A crowd of nearly 40 early risers attended the SCIPIO Users Group meeting at the Vancouver conference. Deborah Kempe, of the Frick Art Reference Library and SCIPIO Advisory Taskforce Chair, chaired the meeting and Anne van Camp, Manager of RLG Member Initiatives, represented RLG.
D. Kempe summarized the report by the SCIPIO Advisory Taskforce given earlier at the RLG meeting held earlier in the conference, highlighting the two documents which the taskforce had just released: SCIPIO FAQs and Draft for a SCIPIO Core Record. The FAQs will be posted to the RLG website and the core record draft will be posted to SCIPIO-L for comment. The draft has also been submitted to the Cataloging Advisory Committee of ARLIS/NA for comment. By the end of the summer, the Taskforce plans to approve a new core record standard for SCIPIO and to recommend its implementation to RLG. The Taskforce would then be involved in the production of a cataloging manual to accompany the new record structure.
She also announced that SCIPIO subscription and participation is growing, with 45 current subscribers and 13 contributing institutions.
Attendees identified themselves as SCIPIO Users, as SCIPIO Contributors, or a the merely SCIPIO-Curious. Various institutions, RLG-affiliated and otherwise, were mentioned as valuable potential contributors to SCIPIO. In addition to libraries, historical societies and auction houses have rich collections which could strengthen the database. The SCIPIO Taskforce will follow up on these recommendations so that RLG may contact them with information on becoming SCIPIO contributors.
The emerging practice of auction houses to post pricelists on websites rather than mailing paper copies directly to subscribers was brought up. Many SCIPIO Users/Contributors have a procedure to tip in price lists, as they are a key component of information about the sale. At this point, libraries are loathe to give up printing out price lists from the web to tip in, as the auction houses have given no assurance that the web-based pricelists will be archived. A suggestion was made that letters requesting such an assurance to subscribers go to the major houses that now post sale results on the web. This point also brought up the topic of electronic links and D. Kempe reported that the draft of the proposed core record includes the 856 linking field.
SCIPIO contributors discussed the ongoing division of labor. Since SCIPIO's inception, the five founding members have agreed to catalog, within a month of receipt, the sale catalogs of certain designated auction houses. At present, all of the original contributors have agreed to continue with these commitments in the interest of currency and robustness of the database. As more and more contributors join without commitments to cataloging a designated house, they may wish to promptly catalog their catalogs, rather than waiting one month to see if another contributor has done it. There was general agreement that, although it remains vital for the original commitments to be honored, other contributors should feel free to enter original records for any auction houses. As the number of contributors grow, it is hoped that the overall increased level of cataloging will eventually relieve the original members of the burden of commitment. In other words, if any SCIPIO contributor receives a catalog from Druout, they know that they may wait up to one month and find the Metropolitan Museum of Art's record in SCIPIO, or they may go ahead and catalog it upon receipt, without waiting for the Met to input the record. This also means that all contributors must first search the database for an existing record before inputting an original.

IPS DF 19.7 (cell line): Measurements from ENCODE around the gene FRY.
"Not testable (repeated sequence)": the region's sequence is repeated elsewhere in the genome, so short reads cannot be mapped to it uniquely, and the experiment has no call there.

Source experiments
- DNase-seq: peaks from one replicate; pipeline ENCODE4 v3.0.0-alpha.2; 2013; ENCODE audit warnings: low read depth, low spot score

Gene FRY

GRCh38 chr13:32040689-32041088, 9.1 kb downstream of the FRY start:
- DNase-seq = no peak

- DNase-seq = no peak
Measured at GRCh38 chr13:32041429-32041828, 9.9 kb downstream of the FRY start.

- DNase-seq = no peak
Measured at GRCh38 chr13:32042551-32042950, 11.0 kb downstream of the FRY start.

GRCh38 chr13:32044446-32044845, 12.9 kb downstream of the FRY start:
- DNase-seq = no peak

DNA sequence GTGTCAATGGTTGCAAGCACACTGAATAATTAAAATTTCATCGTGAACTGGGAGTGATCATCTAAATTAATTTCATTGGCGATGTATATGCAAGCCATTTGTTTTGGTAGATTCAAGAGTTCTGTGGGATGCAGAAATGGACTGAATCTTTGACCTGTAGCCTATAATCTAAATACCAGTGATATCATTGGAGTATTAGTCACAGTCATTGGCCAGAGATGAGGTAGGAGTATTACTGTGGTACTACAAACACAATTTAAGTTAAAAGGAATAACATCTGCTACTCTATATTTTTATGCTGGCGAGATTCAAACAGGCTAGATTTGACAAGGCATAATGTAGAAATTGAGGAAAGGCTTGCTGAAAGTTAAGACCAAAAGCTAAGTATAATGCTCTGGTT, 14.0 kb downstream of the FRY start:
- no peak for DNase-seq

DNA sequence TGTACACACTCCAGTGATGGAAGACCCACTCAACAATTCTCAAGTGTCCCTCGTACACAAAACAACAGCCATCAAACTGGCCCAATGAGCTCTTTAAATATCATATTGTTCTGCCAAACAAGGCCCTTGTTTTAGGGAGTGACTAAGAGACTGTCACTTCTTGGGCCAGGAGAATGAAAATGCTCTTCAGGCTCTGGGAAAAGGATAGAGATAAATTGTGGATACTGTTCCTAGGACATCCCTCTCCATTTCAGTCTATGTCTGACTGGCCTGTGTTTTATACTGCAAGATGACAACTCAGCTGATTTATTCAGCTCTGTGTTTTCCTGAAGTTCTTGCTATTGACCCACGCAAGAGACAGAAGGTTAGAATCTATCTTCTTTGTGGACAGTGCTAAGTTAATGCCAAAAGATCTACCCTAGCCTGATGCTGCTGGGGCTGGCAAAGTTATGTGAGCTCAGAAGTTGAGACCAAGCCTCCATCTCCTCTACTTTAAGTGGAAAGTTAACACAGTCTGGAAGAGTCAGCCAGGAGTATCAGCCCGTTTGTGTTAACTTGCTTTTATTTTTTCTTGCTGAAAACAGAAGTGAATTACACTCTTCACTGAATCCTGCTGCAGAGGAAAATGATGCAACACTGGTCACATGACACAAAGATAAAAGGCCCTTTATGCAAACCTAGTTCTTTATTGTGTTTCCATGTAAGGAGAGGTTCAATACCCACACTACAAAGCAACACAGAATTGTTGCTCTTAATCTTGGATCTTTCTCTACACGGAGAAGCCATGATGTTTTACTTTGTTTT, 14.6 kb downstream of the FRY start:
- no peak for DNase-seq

Max Marmor, Head of the Art & Architecture Library of Yale University,
announced a potential project that Yale is currently investigating and
asked for responses from those at the meeting. As part of the Imaging
America project at Yale, Max is investigating, with the Archives of American
Art of the Smithsonian Institution, a project to digitize the Smithsonian's
microform edition of American auction sale catalogs dating from 1785 to
1962. If these catalogs were to be digitized, their corresponding
SCIPIO records could each hold a link to the digital document, using the
856 field. The response was very positive to such a project, as the microfilm
was never commercially distributed and few libraries have copies of all
the catalogs in it. For those interested in learning more about the
microfilm collection, there is a collection-level description in the RLIN
Chief, Collections Management & Access
The Frick Art Reference Library